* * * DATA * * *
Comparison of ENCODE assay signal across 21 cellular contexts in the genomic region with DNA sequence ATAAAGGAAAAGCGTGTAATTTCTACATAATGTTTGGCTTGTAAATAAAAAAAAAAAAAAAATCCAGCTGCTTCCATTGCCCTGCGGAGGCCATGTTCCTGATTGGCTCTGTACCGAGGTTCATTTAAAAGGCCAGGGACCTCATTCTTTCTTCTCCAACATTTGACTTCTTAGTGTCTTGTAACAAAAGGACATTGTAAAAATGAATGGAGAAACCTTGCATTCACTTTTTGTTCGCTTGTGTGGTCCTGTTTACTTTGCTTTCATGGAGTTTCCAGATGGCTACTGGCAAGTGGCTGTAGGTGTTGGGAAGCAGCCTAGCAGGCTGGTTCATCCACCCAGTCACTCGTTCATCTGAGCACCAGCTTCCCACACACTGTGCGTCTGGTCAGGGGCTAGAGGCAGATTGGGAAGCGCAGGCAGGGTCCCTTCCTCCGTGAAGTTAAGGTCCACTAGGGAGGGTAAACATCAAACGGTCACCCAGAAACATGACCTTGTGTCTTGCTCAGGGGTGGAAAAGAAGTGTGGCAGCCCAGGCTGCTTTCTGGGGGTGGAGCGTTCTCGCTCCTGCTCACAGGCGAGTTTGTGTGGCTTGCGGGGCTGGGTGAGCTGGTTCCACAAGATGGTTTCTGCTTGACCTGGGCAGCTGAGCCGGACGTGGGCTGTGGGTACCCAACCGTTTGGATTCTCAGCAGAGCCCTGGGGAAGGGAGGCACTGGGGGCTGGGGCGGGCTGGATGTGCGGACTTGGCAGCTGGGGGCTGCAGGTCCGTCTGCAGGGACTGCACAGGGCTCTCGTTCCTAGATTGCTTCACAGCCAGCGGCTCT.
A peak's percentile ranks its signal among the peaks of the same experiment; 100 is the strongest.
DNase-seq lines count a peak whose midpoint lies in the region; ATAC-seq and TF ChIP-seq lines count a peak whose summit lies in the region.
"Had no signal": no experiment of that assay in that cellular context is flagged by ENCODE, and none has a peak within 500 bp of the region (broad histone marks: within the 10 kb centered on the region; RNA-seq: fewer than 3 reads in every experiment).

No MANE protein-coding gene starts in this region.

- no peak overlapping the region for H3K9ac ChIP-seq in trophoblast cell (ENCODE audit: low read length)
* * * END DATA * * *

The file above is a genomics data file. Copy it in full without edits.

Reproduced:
Comparison of ENCODE assay signal across 21 cellular contexts in the genomic region with DNA sequence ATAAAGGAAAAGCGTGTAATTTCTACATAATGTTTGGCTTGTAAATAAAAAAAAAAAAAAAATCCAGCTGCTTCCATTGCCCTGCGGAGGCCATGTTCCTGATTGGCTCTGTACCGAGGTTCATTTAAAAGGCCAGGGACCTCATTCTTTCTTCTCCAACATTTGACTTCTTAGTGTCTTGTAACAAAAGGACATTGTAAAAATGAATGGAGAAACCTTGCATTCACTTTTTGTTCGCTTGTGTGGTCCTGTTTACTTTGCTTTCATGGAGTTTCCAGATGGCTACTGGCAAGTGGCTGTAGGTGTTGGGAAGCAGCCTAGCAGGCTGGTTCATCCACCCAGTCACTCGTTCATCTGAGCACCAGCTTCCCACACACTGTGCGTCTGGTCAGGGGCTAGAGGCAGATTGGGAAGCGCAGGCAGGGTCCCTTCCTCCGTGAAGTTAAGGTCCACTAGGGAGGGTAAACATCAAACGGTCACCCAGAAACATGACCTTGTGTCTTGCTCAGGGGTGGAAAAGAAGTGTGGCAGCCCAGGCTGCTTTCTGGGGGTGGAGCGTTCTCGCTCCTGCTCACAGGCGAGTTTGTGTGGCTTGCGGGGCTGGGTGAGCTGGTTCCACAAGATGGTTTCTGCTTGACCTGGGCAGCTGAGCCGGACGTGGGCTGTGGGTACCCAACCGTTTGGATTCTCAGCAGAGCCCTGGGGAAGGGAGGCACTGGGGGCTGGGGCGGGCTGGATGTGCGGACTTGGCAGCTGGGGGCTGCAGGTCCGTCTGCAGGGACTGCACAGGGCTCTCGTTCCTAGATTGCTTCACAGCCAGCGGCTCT.
A peak's percentile ranks its signal among the peaks of the same experiment; 100 is the strongest.
DNase-seq lines count a peak whose midpoint lies in the region; ATAC-seq and TF ChIP-seq lines count a peak whose summit lies in the region.
"Had no signal": no experiment of that assay in that cellular context is flagged by ENCODE, and none has a peak within 500 bp of the region (broad histone marks: within the 10 kb centered on the region; RNA-seq: fewer than 3 reads in every experiment).

No MANE protein-coding gene starts in this region.

- no peak overlapping the region for H3K9ac ChIP-seq in trophoblast cell (ENCODE audit: low read length)